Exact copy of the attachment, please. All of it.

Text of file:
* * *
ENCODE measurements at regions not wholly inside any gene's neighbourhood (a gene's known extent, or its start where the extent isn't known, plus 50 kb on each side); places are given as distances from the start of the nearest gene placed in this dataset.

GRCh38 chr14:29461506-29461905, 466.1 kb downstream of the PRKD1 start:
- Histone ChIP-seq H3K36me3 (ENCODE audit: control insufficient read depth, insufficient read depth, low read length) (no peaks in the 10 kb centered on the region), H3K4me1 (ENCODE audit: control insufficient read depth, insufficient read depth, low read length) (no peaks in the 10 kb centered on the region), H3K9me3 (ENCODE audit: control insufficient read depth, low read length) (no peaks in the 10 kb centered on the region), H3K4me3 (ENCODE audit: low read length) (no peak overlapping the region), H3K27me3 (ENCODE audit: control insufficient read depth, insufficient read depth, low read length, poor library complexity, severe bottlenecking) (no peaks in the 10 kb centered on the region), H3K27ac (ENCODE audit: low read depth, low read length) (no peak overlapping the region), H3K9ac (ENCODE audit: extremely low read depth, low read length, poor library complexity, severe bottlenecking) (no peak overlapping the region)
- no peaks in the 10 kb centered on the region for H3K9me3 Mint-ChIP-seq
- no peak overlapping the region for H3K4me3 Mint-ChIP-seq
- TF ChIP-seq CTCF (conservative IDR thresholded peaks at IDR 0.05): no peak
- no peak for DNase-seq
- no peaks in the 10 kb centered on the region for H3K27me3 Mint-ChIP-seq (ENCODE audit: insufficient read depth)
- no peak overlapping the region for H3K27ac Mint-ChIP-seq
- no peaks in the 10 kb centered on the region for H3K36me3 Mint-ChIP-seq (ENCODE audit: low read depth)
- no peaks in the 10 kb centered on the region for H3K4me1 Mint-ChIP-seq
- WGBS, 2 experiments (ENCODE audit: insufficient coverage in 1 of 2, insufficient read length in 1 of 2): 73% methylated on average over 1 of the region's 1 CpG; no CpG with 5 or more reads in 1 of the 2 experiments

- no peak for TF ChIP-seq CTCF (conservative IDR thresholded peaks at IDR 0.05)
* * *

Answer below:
ENCODE measurements at regions not wholly inside any gene's neighbourhood (a gene's known extent, or its start where the extent isn't known, plus 50 kb on each side); places are given as distances from the start of the nearest gene placed in this dataset.

GRCh38 chr14:29461506-29461905, 466.1 kb downstream of the PRKD1 start:
- Histone ChIP-seq H3K36me3 (ENCODE audit: control insufficient read depth, insufficient read depth, low read length) (no peaks in the 10 kb centered on the region), H3K4me1 (ENCODE audit: control insufficient read depth, insufficient read depth, low read length) (no peaks in the 10 kb centered on the region), H3K9me3 (ENCODE audit: control insufficient read depth, low read length) (no peaks in the 10 kb centered on the region), H3K4me3 (ENCODE audit: low read length) (no peak overlapping the region), H3K27me3 (ENCODE audit: control insufficient read depth, insufficient read depth, low read length, poor library complexity, severe bottlenecking) (no peaks in the 10 kb centered on the region), H3K27ac (ENCODE audit: low read depth, low read length) (no peak overlapping the region), H3K9ac (ENCODE audit: extremely low read depth, low read length, poor library complexity, severe bottlenecking) (no peak overlapping the region)
- no peaks in the 10 kb centered on the region for H3K9me3 Mint-ChIP-seq
- no peak overlapping the region for H3K4me3 Mint-ChIP-seq
- TF ChIP-seq CTCF (conservative IDR thresholded peaks at IDR 0.05): no peak
- no peak for DNase-seq
- no peaks in the 10 kb centered on the region for H3K27me3 Mint-ChIP-seq (ENCODE audit: insufficient read depth)
- no peak overlapping the region for H3K27ac Mint-ChIP-seq
- no peaks in the 10 kb centered on the region for H3K36me3 Mint-ChIP-seq (ENCODE audit: low read depth)
- no peaks in the 10 kb centered on the region for H3K4me1 Mint-ChIP-seq
- WGBS, 2 experiments (ENCODE audit: insufficient coverage in 1 of 2, insufficient read length in 1 of 2): 73% methylated on average over 1 of the region's 1 CpG; no CpG with 5 or more reads in 1 of the 2 experiments

- no peak for TF ChIP-seq CTCF (conservative IDR thresholded peaks at IDR 0.05)